CNW: Subprime Approvals Up by More Than 60 Percent This Month
September 24, 2012
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BANDON, Ore., and CHICAGO — Part of the reason CNW Research
projected used-vehicle sales to climb by more than 8 percent this month is the
soaring number of subprime loan approvals.
According to the firm's September Retail Automotive Summary, subprime approvals for both new- and used-vehicle sales are 62.5 percent higher this month than they were a year ago.
"Like the new-car market, all dealers are finding it easier to place subprime used-vehicle paper," CNW president Art Spinella stated.
Breaking down its sales predictions, CNW thinks franchised dealers will turn 1.33 million used models this month, marking an 11.7 percent gain.
Thanks to inventories and supply becoming more stable and improvements in inventory make-up, the firm contends independent dealers are looking at a significant year-over-year used sales gain in September. Expectations are for independent lots moving 1.28 million units, which would translate into a 9.7-percent jump from a year ago.
"Expect continued strong showings for independent dealers over the coming quarter as long as the supply issues continue to improve and new-car dealers have solid trade-in volumes," Spinella projected.
"There was a slight weeding-out process over the summer eliminating some weaker indies," he pointed out. "CNW expects the loss of 200 to 500 used-car outlets by the end of the year."
TransUnion: U.S. Credit Risk Declines Despite Increases in Consumer Borrowing
Meanwhile, TransUnion's proprietary Credit Risk Index — a measure of the risk inherent in the U.S. credit-using population — decreased in the second quarter, reversing the increases seen in the prior two quarters.
Quarter-over-quarter, analysts discovered the second quarter CRI for the U.S. decreased 1.57 percent from 123.98 to 122.03. On a year-over-year basis, the CRI had a nominal 0.66 percent increase.
TransUnion reiterated a higher index indicates a higher level of credit risk.
"After upticks in the prior two quarters, it was good to see the credit risk level decline this quarter to roughly the same level it was last year," explained Charlie Wise, director of research and consulting in TransUnion's financial services business unit.
"Delinquency rates for major loan types have all declined in the first half of 2012, and that contributed to the drop in the risk index in the second quarter," Wise continued.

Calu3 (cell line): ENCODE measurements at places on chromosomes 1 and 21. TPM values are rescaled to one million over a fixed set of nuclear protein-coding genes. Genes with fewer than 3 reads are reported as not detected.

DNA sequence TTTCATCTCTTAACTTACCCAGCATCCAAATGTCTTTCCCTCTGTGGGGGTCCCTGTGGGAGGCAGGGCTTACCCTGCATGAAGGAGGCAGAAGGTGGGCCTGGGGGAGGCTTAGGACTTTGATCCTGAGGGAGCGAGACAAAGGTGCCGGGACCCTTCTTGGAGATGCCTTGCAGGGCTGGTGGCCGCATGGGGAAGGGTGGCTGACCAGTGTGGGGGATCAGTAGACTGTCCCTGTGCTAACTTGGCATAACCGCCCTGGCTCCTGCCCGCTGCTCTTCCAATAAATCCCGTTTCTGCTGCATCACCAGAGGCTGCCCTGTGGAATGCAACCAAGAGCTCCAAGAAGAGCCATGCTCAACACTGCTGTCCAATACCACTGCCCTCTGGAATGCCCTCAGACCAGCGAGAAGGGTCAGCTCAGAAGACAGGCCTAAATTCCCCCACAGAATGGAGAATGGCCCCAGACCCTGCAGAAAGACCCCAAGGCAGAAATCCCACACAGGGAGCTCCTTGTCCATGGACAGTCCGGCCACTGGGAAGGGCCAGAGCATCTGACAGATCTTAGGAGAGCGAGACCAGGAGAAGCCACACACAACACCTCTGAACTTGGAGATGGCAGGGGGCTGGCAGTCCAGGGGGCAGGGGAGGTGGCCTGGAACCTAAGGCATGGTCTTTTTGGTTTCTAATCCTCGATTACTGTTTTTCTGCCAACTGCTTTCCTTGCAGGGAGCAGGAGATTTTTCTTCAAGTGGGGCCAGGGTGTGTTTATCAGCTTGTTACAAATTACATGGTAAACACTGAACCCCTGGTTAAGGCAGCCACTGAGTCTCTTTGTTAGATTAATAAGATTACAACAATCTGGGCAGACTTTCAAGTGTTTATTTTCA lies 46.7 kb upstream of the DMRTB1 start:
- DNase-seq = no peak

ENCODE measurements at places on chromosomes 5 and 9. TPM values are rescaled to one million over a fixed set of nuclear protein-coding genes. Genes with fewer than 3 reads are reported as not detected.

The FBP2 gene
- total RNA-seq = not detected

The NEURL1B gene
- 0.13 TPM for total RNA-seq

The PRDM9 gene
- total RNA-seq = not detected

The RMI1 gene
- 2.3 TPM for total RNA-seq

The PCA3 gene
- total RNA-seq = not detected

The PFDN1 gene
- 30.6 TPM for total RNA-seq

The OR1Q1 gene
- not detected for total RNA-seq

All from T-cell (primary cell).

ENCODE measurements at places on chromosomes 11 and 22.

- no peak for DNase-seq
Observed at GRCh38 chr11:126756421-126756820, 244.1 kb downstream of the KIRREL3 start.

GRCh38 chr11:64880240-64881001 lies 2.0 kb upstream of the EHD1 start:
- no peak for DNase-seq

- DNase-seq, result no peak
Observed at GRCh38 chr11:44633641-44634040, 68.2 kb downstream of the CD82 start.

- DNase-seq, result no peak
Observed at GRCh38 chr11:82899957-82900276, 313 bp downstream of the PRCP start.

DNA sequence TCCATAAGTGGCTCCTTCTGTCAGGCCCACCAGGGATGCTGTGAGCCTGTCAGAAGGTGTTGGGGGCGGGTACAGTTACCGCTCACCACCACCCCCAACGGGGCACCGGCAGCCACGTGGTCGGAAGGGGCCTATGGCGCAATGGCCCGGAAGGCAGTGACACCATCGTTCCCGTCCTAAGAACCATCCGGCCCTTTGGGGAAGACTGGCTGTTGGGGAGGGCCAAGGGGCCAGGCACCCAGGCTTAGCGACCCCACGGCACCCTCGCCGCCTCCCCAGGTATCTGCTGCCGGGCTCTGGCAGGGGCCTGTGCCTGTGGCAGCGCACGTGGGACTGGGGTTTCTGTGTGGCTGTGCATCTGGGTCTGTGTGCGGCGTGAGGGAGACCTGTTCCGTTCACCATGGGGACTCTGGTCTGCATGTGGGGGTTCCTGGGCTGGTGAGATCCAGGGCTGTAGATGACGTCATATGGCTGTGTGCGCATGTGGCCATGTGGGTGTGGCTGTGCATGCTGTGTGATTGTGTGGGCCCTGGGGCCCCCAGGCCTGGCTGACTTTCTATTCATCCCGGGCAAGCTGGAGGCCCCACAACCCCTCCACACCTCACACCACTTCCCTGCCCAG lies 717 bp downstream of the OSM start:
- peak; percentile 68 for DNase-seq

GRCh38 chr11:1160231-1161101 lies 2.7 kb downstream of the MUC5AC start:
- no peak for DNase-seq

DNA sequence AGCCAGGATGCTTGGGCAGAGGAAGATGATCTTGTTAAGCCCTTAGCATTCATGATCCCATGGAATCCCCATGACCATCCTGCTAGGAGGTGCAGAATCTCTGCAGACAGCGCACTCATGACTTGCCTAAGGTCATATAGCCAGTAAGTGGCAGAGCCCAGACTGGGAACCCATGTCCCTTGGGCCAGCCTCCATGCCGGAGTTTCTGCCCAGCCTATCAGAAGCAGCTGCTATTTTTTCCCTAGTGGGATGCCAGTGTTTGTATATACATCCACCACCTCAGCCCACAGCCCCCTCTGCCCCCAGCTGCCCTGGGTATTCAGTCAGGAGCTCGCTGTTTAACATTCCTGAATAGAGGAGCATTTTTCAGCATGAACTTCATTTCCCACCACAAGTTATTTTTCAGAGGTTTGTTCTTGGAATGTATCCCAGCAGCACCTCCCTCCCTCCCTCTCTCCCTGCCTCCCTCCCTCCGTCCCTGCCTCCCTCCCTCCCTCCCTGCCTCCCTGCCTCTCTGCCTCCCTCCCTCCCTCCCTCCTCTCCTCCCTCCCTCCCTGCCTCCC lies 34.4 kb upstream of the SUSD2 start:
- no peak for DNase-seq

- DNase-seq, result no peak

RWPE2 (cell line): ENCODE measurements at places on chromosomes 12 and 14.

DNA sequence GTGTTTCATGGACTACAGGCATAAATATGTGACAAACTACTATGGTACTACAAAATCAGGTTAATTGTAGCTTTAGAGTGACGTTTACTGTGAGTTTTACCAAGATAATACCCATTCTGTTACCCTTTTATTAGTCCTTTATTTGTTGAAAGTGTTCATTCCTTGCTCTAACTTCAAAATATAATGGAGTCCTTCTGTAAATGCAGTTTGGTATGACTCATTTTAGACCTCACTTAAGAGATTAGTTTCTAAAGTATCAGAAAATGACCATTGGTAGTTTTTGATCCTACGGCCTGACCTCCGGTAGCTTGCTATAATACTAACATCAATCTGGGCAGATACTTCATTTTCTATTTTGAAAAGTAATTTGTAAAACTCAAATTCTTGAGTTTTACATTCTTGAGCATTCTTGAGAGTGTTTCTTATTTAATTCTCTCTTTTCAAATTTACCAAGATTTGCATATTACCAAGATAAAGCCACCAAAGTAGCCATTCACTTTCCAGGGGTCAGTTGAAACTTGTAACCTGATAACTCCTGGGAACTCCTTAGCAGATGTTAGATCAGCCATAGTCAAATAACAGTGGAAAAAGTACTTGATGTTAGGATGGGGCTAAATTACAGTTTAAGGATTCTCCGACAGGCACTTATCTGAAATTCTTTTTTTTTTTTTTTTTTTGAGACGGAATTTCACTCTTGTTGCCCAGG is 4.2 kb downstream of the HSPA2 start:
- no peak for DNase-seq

On a related note, the firm discovered demand for consumer credit showed an increase of 21.4 percent in the second quarter from the same period a year ago as measured by TransUnion's Total Inquiry Index. This increase brought the TII to the highest quarterly level since the third quarter of 2007, which was before the start of the past recession.
"The increase in consumer-initiated inquiries indicates stronger consumer demand for credit, and may be a signal that consumers are beginning to increase their spending on discretionary items and larger-ticket purchases, reflecting stronger consumer sentiment and confidence toward the U.S. economy," Wise highlighted.
As TransUnion has been reporting, delinquency rates for major consumer loan types, including bankcard, auto, and mortgage, all declined on a quarter-over-quarter basis in each of the first two quarters of this year.
Furthermore, analysts pointed out delinquency rates for each of these loan types remained flat or declined year-over-year. They explained these improvements in loan delinquency rates have offset moderate increases in consumer borrowing over the past year, including increases in auto loan balances and increases in the average bankcard balance per consumer.
"Consumers have stepped up their borrowing over the past year, particularly in bankcards and auto loans," Wise noted. "New card and auto loan originations have both grown over the past year, and average balances per consumer for both these loan types increased between Q2 2011 and Q2 2012.
"Despite those increases, we are pleased to see that delinquency rates have remained flat or declined," he went on to say. "Consumers are maintaining consistent payment behavior on their bankcards and auto loans, as well as on mortgages, which is the key reason why the U.S. Credit Risk Index has remained flat over the past year."
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